Private HIE data connections tend to be more comprehensive than public ones, with tighter integration between systems than just sharing CCD documents on a query/response model. This often involves standing up the “traditional” set of ADT, clinical results, lab and rad interfaces, depending on the nature of the relationship and entities involved (for example, specialty clinics vs. ambulatory care vs. rural hospitals, etc.).

Also, technology matters. One private HIE implementation I worked with had this long chain of handoffs making troubleshooting particularly difficult, especially when three of the components in the data flow are opaque to the participating organizations.

What would be your key take-away based on your experience so far?

ACOs, public and private HIEs, and regulatory or market requirements are driving a massive growth in demand for community data sharing. Selecting the right strategy to keep pace with the demand and being agile enough to handle the evolving requirements is critical. A key technology strategy for success is to select a robust interface solution that makes interfaces quicker to deploy, easier to support, has less skilled resource risk, and delivers community connectivity quicker and more cost effectively. (See John’s white paper “13 Steps to Select the Right HL7 Interface Engine“)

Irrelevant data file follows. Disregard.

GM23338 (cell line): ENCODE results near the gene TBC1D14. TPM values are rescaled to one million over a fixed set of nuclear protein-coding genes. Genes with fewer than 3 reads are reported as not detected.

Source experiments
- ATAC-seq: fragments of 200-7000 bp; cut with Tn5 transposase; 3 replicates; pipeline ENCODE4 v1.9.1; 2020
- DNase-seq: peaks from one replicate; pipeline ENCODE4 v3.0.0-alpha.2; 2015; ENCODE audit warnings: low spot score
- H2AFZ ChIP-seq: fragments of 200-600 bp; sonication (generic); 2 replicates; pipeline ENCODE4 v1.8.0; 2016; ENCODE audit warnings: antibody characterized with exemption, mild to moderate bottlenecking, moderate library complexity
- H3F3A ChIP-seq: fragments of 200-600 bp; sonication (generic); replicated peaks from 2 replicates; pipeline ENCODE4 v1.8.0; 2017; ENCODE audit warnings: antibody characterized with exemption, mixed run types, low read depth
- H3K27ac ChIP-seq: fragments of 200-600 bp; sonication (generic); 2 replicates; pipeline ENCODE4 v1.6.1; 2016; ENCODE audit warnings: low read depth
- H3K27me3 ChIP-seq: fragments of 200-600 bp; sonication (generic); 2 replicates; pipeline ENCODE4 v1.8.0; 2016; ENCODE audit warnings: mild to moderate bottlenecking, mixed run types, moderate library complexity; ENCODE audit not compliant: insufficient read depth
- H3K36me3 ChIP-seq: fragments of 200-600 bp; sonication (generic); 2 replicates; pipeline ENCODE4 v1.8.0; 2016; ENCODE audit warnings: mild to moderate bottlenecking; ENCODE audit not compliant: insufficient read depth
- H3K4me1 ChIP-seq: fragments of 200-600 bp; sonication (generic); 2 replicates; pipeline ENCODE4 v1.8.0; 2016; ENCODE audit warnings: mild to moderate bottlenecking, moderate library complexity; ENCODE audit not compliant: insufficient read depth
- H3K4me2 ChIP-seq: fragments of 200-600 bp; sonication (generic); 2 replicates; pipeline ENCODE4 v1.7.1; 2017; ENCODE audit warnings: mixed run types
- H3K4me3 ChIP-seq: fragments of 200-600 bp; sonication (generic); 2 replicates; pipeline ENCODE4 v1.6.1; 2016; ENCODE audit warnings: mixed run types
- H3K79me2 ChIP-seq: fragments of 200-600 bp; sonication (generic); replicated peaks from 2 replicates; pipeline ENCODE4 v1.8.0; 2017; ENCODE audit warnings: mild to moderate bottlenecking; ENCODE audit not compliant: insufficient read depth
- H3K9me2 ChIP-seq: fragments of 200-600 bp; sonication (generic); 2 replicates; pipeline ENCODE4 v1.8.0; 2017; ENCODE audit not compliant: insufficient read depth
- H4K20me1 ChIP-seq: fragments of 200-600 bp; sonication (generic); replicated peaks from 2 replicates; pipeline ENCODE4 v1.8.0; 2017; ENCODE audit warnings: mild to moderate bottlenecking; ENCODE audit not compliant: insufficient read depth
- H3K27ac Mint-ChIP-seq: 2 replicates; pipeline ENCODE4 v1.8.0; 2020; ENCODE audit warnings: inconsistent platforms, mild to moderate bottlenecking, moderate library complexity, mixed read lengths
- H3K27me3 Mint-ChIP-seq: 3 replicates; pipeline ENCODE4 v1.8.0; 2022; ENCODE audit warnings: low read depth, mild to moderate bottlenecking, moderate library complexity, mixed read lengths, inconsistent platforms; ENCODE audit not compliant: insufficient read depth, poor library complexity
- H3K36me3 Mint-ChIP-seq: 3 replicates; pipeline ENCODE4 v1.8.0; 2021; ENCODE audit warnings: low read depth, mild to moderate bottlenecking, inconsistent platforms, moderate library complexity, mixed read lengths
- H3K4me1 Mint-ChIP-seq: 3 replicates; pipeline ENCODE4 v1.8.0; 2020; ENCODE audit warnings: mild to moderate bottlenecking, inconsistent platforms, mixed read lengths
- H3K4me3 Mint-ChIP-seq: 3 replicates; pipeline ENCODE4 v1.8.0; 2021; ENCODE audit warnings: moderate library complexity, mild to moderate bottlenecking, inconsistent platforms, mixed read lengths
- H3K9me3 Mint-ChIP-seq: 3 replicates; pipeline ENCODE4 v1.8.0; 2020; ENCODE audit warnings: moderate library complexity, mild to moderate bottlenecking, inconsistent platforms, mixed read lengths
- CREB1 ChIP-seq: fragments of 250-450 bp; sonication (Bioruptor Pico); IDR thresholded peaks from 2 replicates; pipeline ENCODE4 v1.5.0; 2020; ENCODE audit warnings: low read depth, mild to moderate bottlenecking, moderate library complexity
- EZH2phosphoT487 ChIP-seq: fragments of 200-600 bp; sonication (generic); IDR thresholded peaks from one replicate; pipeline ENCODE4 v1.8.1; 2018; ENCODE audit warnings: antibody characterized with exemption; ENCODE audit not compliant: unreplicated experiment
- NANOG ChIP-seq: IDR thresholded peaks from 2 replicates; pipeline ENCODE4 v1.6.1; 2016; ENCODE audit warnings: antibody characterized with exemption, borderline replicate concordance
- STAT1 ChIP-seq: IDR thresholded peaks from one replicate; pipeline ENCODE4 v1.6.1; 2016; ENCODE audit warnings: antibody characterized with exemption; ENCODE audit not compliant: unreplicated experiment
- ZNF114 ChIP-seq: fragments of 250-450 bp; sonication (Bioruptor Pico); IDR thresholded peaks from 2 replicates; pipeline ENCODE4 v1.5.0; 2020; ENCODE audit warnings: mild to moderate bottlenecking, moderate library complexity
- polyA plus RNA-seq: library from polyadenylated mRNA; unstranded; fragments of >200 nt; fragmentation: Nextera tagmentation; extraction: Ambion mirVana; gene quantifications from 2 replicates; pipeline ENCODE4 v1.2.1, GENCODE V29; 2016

Chad Johnson is managing editor of HL7Standards.com and senior marketing manager at Corepoint Health. He has worked in healthcare-related fields for more than 15 years, including working directly with physicians, nurses, radiologic technologists and health IT professionals.

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2 Responses to Health Information Exchange Q&A with John Traeger, Enterprise Solutions Consultant

  1. John December 8, 2013 at 10:37 pm #

    Very informative. Thanks John.

    1) I have read that due to high costs sustainability of HIE’s over time is an issue. What is the reason for the high costs? Any solutions to offer ?